Lonesome Dove by Larry McMurtry
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Cannonball Read IV: Lonesome Dove by Larry McMurtry

By Valyruh | Book Reviews | December 21, 2012 | Comments ()


Valyruh was the second Cannonballer to complete a DOUBLE Cannonball. That's right, 104 books! Think you can beat her? Then sign up for Cannonball Read V and take her on. --mswas

I fell into Lonesome Dove when my book club facilitator chose it as our next discussion choice. The size of the book didn't faze me but the subject--an honest-to-God cowboys-and-Indians western--sure did! Hardly my idea of great literature. I somewhat reluctantly picked it up, mindful of the huge stack of other books waiting at my bedside. To my surprise and delight, the story was captivating, the characters complex, and the scenery descriptions awesome. McMurtry's Pulitzer Prize-winning novel has it all--the lonesome cowboy, the whore with the heart of gold, the surly Mexican cook, the big bad Indian--and yet despite the clich├ęs, McMurtry manages to inject enough genuine humanity into his book to speak compellingly to readers of a different era.

Former Texas Ranger legends Augustus McCrae and Woodrow Call are getting on in years, and the Texas bandits and Indians they fought for decades are pretty much a memory. They have set up a horse-trading operation in the tiny town of Lonesome Dove, where the only entertainment is the bar above which where the pretty but infinitely sad Lorie plies her trade and dreams of escape to San Francisco. Newt is the 16-year-old son of Lorie's predecessor Maggie, who died of a broken heart after Call briefly indulged his human side just long enough to get her pregnant and then decided he couldn't handle the messiness of human relations and retreated back into his workaholic shell. After Maggie's death, Newt was taken in and raised by Call and Gus, but suspects that his father might be the carefree Jake Spoon, another Texas Ranger who had a fling with Maggie and then left town to follow his hard drinking and gambling heart. At the start of the novel, Jake returns to Lonesome Dove after being gone more than a decade, fleeing the law after having "accidentally" killed a guy in Arkansas. His lighthearted affair with Lorie melts her lonely heart and she cleaves to him as her chance to get away from her miserable existence, but as Gus puts it, Jake is looking for someone to take care of him, not the other way around.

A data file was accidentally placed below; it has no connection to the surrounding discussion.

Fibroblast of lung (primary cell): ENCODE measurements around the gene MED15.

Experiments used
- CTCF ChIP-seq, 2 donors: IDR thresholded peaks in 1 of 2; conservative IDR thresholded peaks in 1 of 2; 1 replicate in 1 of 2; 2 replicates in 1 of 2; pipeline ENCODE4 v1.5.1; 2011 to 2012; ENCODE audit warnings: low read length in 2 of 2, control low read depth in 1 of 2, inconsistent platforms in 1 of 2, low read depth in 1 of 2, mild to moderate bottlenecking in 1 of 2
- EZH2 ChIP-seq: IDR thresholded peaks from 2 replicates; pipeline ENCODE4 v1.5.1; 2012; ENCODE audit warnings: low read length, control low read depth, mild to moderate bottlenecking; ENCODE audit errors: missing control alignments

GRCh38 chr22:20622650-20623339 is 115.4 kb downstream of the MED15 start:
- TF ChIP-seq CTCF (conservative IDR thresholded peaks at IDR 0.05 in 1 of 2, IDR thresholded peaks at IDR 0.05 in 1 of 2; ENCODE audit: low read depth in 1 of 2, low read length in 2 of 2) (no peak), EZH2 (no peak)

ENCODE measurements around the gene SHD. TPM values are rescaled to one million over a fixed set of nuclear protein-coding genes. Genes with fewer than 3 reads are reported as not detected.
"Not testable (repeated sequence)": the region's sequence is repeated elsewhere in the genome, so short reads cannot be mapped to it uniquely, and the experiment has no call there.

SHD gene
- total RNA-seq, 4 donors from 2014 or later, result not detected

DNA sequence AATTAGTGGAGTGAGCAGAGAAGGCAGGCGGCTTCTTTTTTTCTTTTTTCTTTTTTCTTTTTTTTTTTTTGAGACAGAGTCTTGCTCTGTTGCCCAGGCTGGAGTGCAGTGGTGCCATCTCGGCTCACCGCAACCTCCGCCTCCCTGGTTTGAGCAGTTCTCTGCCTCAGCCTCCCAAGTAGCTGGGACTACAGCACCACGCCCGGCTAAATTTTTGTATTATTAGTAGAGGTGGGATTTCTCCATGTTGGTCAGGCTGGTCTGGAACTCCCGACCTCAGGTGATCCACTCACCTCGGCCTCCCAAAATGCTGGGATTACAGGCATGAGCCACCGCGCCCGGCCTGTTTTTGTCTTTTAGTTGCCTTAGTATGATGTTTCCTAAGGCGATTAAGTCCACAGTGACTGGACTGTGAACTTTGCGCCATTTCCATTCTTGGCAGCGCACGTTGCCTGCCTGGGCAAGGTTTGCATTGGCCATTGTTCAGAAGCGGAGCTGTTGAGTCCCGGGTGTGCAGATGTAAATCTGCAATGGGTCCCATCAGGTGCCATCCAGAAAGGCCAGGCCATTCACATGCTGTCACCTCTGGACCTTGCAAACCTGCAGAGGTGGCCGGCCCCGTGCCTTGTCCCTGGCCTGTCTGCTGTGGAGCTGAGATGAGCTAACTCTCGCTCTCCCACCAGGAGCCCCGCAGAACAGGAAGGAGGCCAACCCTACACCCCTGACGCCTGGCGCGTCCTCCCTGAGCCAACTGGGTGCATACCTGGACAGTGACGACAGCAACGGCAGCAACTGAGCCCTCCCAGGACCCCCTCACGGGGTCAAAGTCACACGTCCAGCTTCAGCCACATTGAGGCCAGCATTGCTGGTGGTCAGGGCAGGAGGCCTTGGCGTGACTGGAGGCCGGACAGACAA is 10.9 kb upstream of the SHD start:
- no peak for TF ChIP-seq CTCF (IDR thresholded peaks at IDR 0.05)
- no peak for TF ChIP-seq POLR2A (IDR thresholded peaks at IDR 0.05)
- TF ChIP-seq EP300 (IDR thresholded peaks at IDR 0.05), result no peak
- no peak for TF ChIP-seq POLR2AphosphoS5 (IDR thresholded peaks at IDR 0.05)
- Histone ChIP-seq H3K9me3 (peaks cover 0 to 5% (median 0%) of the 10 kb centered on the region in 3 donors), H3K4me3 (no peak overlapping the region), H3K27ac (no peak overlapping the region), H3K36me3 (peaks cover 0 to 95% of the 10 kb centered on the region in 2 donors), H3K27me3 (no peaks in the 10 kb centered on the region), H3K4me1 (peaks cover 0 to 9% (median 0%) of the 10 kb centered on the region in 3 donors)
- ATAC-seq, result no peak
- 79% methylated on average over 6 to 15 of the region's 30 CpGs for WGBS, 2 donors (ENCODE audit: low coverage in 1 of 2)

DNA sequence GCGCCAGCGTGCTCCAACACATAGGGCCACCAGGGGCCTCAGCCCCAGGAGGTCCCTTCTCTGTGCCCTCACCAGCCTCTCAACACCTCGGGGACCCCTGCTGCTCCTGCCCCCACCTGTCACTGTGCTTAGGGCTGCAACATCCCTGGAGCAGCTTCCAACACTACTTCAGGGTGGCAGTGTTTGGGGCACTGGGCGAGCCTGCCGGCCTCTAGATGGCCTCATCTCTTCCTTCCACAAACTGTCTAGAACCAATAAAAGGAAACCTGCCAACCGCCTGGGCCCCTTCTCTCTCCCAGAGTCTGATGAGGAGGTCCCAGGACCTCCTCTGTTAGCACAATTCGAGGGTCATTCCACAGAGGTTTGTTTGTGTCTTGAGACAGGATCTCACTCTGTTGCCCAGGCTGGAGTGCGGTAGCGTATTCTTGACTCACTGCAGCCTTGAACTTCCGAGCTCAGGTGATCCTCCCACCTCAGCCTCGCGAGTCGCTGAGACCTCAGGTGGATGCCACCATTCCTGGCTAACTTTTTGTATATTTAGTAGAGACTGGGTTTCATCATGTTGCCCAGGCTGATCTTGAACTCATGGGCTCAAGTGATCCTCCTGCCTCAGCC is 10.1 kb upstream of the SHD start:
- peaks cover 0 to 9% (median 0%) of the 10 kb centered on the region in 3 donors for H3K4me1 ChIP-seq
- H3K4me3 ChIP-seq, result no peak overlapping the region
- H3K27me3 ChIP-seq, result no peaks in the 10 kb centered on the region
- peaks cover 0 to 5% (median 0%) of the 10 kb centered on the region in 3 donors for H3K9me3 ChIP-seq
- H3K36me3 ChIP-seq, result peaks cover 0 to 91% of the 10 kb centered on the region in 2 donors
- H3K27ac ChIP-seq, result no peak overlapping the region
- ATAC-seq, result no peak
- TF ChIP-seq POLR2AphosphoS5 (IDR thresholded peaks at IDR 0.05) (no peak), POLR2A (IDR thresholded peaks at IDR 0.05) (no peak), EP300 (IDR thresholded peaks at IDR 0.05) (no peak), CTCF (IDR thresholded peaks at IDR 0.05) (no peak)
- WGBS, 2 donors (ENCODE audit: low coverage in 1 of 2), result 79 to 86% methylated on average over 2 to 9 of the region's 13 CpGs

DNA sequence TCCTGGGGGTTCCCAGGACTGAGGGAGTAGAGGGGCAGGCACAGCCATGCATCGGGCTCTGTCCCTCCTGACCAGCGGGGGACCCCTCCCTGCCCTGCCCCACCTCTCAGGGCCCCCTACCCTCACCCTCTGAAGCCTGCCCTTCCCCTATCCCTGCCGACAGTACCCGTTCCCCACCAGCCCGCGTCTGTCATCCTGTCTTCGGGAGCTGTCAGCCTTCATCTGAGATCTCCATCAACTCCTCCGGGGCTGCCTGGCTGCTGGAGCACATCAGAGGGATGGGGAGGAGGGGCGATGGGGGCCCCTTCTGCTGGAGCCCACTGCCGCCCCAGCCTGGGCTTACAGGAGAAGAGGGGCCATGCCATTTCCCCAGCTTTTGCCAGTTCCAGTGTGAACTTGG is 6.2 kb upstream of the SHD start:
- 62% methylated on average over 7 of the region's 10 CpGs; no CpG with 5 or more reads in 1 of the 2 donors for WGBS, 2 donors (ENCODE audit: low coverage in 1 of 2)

Jake's mention of the open grassy plains of Montana somehow triggers a thirst in Call for one last great adventure, and he convinces Gus to put together a herd they will drive some 3,000 miles to the north. For Call, it is an unformed--and uninformed!-urge for change, but for Gus, it's a chance to see his old flame Clara, whose ranch is somewhere along the route. The constant banter between Call and McCrae--total opposites in character and yet profoundly dependent on each other--makes up the core of the book, I felt, while the constant tragedy and hardscrabble existence of early American western life is the backdrop.

I found the book a great deal of fun, but also terribly sad and moving. Not great literature, but a delightful read nonetheless.